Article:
The Power of Visibility in Business Ownership

Published by Mikola De Roo on


Bridget Cravens-Neely always knew she wanted to own her own business—a dream she and her husband James brought to life in 2017.

Bridget, an Illinois native who lives in Des Moines, Iowa, spent nearly 30 years dedicated to a successful career in increasingly prominent leadership positions with large corporations. During that time, Bridget gained valuable business skills that would come in handy later in life. And what she loved most was finding solutions for clients.

That same inspiration fueled Bridget’s desire to launch a business with her husband James, an aspiration they shared.

“That’s the true definition of an entrepreneur,” Bridget says. “You see a need and you create a business solution around filling that void, with the hopes that it’s marketable, sustainable and scalable.”

Taking a Risk

Bridget had a more personal motive for launching her own business as well: financial independence and security beyond her corporate career.

“I always wanted to be that self-made person, where you truly drive your own wealth and success,” Bridget says.

Even so, for many years, starting a joint business remained an untested idea. That is, until 2016, when James seized the opportunity to try something different when his former employer offered an early retirement option.Through very detailed research over several months, James discovered Bottle and Bottega, a wine-and-art party franchise now owned by Painting with a Twist.

In retrospect, Bridget acknowledges the major life changes she and James made in 2016 required fearlessness. They pivoted from decades as a two-income household to a single-income family, with Bridget retaining her full-time job to keep cash flow steady, and they simultaneously launched a brick-and-mortar retail business in an industry new to them.

“I always wanted to be that self-made person, where you truly drive your own wealth and success.”

Des Moines entrepreneur Bridget Cravens-Neely

Still, Bridget trusted James and the market they were entering. She was also game for a big adventure. “I’m willing to take risks and try almost anything, so long as they’re calculated risks,” she says.

Bottle & Bottega had the hallmarks of a good investment—a successful franchise with room for growth. The “paint-and-sip” industry, as Bridget calls it, was on Forbes’ top-10 list of up-and-coming entertainment markets. Few such franchise operations existed in Iowa, but she and James were compelled by Bottle & Bottega’s unique aesthetics and vibe.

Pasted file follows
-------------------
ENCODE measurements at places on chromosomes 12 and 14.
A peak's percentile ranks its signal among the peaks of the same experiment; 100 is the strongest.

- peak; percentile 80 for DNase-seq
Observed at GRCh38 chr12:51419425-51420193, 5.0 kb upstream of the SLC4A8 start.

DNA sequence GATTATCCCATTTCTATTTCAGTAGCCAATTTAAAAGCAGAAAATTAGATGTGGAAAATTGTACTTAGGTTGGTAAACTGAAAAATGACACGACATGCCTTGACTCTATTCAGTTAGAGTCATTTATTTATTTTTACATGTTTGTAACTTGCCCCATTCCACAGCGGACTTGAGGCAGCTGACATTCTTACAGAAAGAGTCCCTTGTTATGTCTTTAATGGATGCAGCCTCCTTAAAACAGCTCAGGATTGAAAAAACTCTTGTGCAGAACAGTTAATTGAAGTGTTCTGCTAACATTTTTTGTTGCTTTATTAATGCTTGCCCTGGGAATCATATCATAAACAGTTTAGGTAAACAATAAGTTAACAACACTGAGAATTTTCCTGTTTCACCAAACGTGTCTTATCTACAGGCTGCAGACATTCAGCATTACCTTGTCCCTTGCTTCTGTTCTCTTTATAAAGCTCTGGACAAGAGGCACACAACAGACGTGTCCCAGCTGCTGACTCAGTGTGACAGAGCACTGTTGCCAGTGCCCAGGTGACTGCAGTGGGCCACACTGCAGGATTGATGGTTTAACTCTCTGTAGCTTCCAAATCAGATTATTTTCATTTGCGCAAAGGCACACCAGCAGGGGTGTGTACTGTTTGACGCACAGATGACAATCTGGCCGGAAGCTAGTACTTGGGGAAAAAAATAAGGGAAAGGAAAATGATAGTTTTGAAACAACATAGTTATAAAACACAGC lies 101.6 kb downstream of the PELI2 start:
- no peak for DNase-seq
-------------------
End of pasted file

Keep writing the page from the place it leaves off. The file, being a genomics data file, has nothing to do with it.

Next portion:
“Everything about the brand—the color palette, the studio design, the types of art and how it’s presented—is a little more chic,” Bridget says. Nothing like it existed in downtown Des Moines, she says. So, in June 2018, she and James officially took the plunge and opened their studio.

As co-owners of this new venture, they had their work cut out for them, like learning event logistics and the franchise’s brand parameters and building the art studio. Both Bridget and her husband worked in multiple roles to get things up and running that first year, with James settling into day-to-day operations.

Even with a multi-year plan, brick-and-mortar business is not for the faint-hearted. After almost three solid years, the business remains in its infancy and new challenges—and ample opportunities for learning and growth—arise at every turn.

“The goal is to keep the business open while filling that void in the community and proving our value to grow our customer base,” Bridget says. “Doing that tests your ingenuity, your innovation, your resilience. It pushes you to be more visionary than you thought you were.”

Thriving in a Pandemic

No vision, however, could have anticipated what 2020 would bring. The Neelys had successfully launched Bottle & Bottega Des Moines and spent their first few years building a local following. Then in March of 2020, the COVID-19 pandemic hit, inhibiting social interactions and, by extension, hobbling retail outlets like Bottle & Bottega Des Moines.

“We had to ask: ‘Do we fold?’” Bridget says. She and James were nervous but determined to stay open.

That decision wasn’t only about personal financial security. “We’re serving a higher purpose. We are a Black-owned business in the heart of Des Moines’ downtown business district,” Bridget says. “That’s a bold move. We understand what we represent.”

“As visible, Black business owners, I hope we represent a model of hopefulness.”